Graduate Studies

General Information  

The purpose of graduate school is to provide a general education in any number of professional careers.  There is a broad range of programs available to acquire through the completion of a graduate program including M.S. (Master of Science), M.A. (Master of Arts), M.Phil. (Master of Philosophy), M.Ed. (Master of Education), PhD (Doctor of Philosophy), or ED (Doctorate of Education).  The typical graduate program consists of two parts, the first being about a year's worth of structured coursework and the second being a year of work towards a thesis.  Typically, individuals will select a graduate major that is in-line with their undergraduate program, and they have options for attending full or part-time.  

 

The Basics of the GRE

The GRE or Graduate Record Exam is an entrance exam used by most schools and serves as a requirement for admission into a selected program.  The test consists of 3 sections: Verbal, Quantitative, and Analytical, with each section being scored on a scale between 200 to 800.  Typical average scores for the Verbal section are 480, 550  for the Quantitative section, and 520 for the Analytical.  In addition to the GRE being offered as a general test, there are also several subject tests that some schools require applicants to take addition to the general test.

The GRE is exclusively administered through the computer (CBT-Computer Based Test) at specified testing sites so it will be necessary for you to set up an appointment with a testing center to take it.  The GRE is unique in that its questions are administered different for each person because they adapting to your skill level while you take the exam.  For example, the test will first ask you an average-leveled question and if you answer it correctly, the next question will be harder.  If your answer is incorrect, the computer will offer you an easier question next.     


GRE test preparation materials are available
HERE.

 

The Application Process

The application process to get into graduate school is comprised of a number of parts that, when viewed together, are intended to show a university that you have what it takes to succeed.  It is important to keep in mind that schools have set deadlines for completed applications and it is your responsibility to find the deadline dates and abide by them.  The various components of the application process are listed below. *Please note - not all schools require all of this information, but this is a guide as to what you can expect.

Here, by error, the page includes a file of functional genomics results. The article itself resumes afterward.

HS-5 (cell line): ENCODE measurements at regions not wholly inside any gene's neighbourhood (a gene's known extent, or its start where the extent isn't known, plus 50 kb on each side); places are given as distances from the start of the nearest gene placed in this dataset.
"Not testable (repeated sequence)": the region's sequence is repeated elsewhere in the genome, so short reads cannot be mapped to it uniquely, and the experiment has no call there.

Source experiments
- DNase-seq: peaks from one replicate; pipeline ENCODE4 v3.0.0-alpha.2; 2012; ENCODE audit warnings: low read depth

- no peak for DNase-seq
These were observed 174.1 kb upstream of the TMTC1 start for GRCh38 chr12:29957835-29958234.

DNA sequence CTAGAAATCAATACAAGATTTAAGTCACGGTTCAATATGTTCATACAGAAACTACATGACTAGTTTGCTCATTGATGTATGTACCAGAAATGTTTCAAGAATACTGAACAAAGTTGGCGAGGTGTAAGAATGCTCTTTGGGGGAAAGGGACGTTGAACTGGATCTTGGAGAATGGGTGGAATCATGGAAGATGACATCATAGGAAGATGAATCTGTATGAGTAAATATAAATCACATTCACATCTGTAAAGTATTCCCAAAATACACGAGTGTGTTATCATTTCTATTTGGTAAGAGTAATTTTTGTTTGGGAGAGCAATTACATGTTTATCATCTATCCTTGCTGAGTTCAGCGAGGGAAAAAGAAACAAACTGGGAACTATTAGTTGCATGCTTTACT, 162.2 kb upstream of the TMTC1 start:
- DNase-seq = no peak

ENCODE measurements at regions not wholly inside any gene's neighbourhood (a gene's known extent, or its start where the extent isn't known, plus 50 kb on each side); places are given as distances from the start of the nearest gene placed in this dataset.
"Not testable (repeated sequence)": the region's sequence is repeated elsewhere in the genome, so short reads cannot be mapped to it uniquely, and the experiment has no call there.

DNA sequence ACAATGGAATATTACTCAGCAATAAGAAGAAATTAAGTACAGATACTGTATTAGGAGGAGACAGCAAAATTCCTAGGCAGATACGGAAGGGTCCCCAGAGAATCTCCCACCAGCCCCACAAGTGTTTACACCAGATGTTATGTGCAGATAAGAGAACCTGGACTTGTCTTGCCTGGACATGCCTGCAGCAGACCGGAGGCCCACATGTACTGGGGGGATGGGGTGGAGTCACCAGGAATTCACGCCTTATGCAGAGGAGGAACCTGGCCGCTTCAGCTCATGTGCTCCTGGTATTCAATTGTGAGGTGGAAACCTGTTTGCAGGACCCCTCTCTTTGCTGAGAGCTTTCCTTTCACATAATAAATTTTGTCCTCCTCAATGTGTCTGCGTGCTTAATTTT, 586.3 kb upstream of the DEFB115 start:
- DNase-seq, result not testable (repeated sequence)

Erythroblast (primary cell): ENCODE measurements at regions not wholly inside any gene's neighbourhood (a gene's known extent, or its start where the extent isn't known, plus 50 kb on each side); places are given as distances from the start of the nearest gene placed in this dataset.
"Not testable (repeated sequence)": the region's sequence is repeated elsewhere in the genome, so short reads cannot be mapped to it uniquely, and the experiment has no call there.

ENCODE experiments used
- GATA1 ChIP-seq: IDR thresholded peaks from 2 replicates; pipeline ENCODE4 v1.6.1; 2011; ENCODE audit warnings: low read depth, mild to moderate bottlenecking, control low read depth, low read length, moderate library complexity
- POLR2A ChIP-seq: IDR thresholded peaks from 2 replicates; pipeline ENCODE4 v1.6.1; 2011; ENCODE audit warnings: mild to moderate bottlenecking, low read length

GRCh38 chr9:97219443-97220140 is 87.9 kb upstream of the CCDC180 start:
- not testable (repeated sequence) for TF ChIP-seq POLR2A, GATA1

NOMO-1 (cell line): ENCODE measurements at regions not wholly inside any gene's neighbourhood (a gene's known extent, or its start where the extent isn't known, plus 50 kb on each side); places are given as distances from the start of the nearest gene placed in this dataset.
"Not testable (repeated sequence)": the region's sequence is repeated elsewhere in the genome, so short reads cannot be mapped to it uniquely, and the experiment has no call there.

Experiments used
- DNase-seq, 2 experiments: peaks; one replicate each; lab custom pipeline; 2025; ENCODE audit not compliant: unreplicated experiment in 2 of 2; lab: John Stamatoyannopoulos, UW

Acceptable GRE Scores

Official copy of your transcripts

Letters of Recommendations

A Personal Statement

Short Essays

A Resume

An Interview

 

 

Frequently Asked Questions

By Christopher Volpe, Ph.D.

Assistant Vice President, Graduate Courses

The Princeton Review

 

When should I take the GRE?

Find out the admission deadlines for the graduate schools to which you are applying.  Then work backwards so that you take the GRE at least 6 months before your earliest deadline.  This gives you some extra time for unexpected delays in case you need to take the test again.  You can only take the test once per calendar month.  And keep in mind that it can take as long as four weeks for your official scores to arrive at your designated schools. Some testing months are more popular than others, so it is very important to register early.  The GRE can be taken on nearly any day except Sundays and major holidays.

 

Do you have to get a master’s degree before a Ph.D.?

No. Graduate degrees are not like promotions-you don’t need to go through one to reach the next level.  In fact, three out of four Ph.D.s do not have a master’s degree.  Some doctoral candidates (graduate students working towards a Ph.D.) elect to complete the requirements for a master’s degree along the way as an “insurance degree” in case they to not complete the Ph.D. requirements.

 

I’ve heard that grad students go to school for free and also get paid.   Is this true?

Master’s students and part-time doctoral students usually pay tuition and do not receive a stipend. However, most full-time doctoral students receive a stipend in the range of $10,000 - $15,000 per year.  In addition, their tuition is paid for by departmental research funds.  In contrast, business, medical, and law schools do not offer students any salary or stipend.  Instead, these students have to fork over $5,000 - $35,000 per year for tuition and fees.

 

How much teaching will I have to do while pursuing my degree?

Master’s students don’t have to teach, but they may be given the opportunity in order to offset some of their tuition costs.  Full-time doctoral students often teach half of the academic terms during their first and second years.  After that, it really depends on the research funds of your advisor.   If your “group” is well-funded, then you may be off the hook because any research grants that your advisor receives can cover your stipend and tuition.  If not, you’ll probably have to teach throughout your graduate career.

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